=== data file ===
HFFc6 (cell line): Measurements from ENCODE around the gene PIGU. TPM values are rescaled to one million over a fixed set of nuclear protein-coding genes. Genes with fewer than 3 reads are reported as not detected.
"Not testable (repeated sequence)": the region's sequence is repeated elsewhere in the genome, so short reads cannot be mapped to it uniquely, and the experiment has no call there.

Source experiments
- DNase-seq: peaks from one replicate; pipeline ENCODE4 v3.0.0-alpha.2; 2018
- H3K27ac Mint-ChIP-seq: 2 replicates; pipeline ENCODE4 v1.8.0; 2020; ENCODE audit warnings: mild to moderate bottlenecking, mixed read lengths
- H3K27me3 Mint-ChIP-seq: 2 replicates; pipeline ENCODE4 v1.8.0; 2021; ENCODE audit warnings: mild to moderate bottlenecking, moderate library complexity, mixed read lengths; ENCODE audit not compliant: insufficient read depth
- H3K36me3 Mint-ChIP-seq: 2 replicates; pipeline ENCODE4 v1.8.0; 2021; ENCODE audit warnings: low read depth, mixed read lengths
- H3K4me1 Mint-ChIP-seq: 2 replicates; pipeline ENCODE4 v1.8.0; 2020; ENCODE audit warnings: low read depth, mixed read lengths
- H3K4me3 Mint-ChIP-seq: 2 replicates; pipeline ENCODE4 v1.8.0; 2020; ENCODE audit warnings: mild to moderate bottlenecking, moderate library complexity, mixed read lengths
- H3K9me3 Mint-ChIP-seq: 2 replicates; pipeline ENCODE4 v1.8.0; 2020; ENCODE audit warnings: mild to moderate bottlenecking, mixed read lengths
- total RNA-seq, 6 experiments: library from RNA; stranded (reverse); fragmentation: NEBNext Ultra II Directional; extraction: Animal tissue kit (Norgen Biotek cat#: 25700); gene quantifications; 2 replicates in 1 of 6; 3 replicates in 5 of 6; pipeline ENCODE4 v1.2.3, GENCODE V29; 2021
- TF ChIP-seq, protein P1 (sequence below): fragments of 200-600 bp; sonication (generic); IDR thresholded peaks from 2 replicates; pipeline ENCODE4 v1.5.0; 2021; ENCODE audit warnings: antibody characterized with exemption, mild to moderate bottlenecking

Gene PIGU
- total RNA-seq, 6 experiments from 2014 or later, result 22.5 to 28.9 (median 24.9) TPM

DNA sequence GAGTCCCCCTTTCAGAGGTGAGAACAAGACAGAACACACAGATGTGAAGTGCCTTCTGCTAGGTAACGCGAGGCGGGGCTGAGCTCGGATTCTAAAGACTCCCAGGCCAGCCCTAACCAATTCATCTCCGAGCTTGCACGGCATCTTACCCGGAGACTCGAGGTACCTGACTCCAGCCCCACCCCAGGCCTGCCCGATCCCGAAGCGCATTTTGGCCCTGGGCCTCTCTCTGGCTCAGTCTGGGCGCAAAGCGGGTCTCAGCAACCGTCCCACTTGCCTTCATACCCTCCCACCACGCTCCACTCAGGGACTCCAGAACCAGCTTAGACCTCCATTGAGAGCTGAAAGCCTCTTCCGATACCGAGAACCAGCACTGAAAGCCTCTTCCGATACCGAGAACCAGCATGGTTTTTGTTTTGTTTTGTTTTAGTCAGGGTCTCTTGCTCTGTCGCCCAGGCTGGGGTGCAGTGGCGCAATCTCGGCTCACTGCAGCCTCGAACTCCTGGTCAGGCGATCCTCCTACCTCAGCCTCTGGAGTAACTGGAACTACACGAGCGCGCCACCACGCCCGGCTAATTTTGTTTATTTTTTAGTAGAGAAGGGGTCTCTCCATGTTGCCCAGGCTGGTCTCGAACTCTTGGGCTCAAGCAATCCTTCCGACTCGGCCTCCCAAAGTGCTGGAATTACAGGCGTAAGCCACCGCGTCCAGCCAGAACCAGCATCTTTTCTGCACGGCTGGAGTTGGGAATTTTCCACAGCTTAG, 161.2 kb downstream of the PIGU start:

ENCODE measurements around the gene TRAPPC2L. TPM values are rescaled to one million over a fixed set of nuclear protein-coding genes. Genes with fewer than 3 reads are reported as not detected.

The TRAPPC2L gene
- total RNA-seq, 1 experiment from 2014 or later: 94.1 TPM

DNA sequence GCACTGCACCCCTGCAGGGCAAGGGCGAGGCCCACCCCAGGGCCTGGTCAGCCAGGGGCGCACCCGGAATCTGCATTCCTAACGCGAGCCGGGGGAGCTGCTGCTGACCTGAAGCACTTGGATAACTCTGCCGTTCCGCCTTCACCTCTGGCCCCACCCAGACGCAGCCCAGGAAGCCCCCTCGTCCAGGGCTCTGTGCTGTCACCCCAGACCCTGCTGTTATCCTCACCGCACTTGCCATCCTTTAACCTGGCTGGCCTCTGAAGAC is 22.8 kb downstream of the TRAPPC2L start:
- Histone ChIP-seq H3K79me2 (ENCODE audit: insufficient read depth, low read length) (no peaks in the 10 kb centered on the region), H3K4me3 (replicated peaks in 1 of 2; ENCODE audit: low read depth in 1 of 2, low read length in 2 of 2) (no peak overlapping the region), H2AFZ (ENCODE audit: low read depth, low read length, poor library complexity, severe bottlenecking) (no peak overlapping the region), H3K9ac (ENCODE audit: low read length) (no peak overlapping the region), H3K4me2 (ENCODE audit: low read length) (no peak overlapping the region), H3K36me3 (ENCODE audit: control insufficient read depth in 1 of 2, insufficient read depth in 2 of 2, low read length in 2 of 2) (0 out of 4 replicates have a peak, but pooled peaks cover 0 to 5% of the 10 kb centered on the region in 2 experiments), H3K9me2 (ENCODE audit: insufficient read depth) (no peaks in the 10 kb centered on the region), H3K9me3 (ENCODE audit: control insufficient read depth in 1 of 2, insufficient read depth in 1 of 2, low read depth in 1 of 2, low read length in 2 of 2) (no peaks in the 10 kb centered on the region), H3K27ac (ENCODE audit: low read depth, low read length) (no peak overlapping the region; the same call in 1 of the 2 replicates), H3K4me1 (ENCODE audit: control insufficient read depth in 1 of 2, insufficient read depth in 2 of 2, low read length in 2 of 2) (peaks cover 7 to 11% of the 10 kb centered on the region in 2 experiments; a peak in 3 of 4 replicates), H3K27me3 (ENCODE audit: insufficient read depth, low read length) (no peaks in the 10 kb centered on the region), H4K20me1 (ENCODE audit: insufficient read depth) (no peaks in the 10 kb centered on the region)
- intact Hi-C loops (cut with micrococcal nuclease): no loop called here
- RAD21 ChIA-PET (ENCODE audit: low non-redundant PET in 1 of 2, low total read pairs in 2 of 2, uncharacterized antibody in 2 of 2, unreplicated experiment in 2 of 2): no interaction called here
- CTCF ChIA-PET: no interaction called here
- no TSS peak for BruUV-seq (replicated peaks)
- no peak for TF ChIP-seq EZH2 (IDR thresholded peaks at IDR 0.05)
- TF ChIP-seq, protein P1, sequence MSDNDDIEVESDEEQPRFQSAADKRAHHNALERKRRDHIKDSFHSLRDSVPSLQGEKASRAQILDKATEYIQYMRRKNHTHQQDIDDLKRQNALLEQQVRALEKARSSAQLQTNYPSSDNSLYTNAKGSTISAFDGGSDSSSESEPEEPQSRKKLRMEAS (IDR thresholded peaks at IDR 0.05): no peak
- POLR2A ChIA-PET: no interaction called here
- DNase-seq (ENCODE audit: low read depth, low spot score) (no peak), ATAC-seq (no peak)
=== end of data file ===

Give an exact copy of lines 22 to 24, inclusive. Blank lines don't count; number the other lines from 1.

- RAD21 ChIA-PET (ENCODE audit: low non-redundant PET in 1 of 2, low total read pairs in 2 of 2, uncharacterized antibody in 2 of 2, unreplicated experiment in 2 of 2): no interaction called here
- CTCF ChIA-PET: no interaction called here
- no TSS peak for BruUV-seq (replicated peaks)